By ABBY SOUZA
Christopher DeMars, a self-proclaimed minister, and his son, Christopher not junior protested in Sonora's Courthouse Park a few weekends ago.
They weren't speaking against the Iraq war or the recall election or the serving of irradiated meat to school children. They were demonstrating for something they feel has been taken from them and many others in California: the right to use medicinal marijuana.
"The whole street was packed. And only about 3 percent of people who passed by spat at me. The rest were like this," the elder DeMars said, holding his thumb up with a big smile on his face.
DeMars refers to himself as "the reverend" and says he is the pastor of the "Church of Work," a 150-member congregation he says meets irregularly at his Sonora Meadows home.
He won't say who ordained him or if he studied theology.
His congregation which includes his son, a University of California, Santa Barbara, grad is "labor based." Members, the elder DeMars said, find spiritual value in various projects involving physical labor.
But much of DeMars' time is devoted to the plight of those who take marijuana for medical reasons.
At 48, DeMars suffers from multiple sclerosis, a disease that affects the central nervous system, including the brain, spinal cord and optic nerves. He said he has double vision and chronic pain from his middle back all the way to his toes.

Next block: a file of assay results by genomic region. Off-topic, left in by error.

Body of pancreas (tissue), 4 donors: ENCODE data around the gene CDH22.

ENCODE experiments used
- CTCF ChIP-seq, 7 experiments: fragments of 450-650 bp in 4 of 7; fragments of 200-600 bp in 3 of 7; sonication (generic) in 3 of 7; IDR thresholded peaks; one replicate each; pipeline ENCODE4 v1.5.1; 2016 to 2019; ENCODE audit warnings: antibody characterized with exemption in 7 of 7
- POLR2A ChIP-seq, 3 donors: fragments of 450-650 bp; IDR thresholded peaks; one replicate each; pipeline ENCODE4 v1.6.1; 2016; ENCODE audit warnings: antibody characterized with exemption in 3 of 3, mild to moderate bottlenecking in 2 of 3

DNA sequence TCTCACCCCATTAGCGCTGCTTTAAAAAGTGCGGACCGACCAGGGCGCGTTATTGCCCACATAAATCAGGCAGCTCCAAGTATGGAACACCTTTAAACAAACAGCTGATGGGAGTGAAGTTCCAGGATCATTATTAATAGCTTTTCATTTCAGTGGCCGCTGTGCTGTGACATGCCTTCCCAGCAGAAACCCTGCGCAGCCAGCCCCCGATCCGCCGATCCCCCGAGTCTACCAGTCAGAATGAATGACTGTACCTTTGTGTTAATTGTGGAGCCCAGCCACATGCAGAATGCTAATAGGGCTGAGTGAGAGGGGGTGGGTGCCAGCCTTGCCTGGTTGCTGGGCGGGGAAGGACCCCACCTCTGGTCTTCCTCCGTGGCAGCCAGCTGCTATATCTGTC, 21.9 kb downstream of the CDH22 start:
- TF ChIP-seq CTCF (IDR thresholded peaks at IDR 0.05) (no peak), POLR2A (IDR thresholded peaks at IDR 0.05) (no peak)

"And I've had a pounding migraine headache for the past 20 years," he said.
To treat the pain, DeMars smokes marijuana that he grows for his own use. But he said deputies have come more than a dozen times to his home and have arrested him once.
Proposition 215 in 1996 gave Californians the right to grow and use marijuana for medical purposes and with a doctor's permission.
Each county sets its own rules for how many plants a patient can grow. In Tuolumne County, that number is three.
In September of 1999, said the elder DeMars, he was arrested after drug agents found 45 small plants during a search.